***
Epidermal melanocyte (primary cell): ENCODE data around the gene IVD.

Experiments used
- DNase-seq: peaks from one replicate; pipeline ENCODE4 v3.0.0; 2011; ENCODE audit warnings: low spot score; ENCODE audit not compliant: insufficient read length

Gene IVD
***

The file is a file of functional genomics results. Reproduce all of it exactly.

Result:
Epidermal melanocyte (primary cell): ENCODE data around the gene IVD.

Experiments used
- DNase-seq: peaks from one replicate; pipeline ENCODE4 v3.0.0; 2011; ENCODE audit warnings: low spot score; ENCODE audit not compliant: insufficient read length

Gene IVD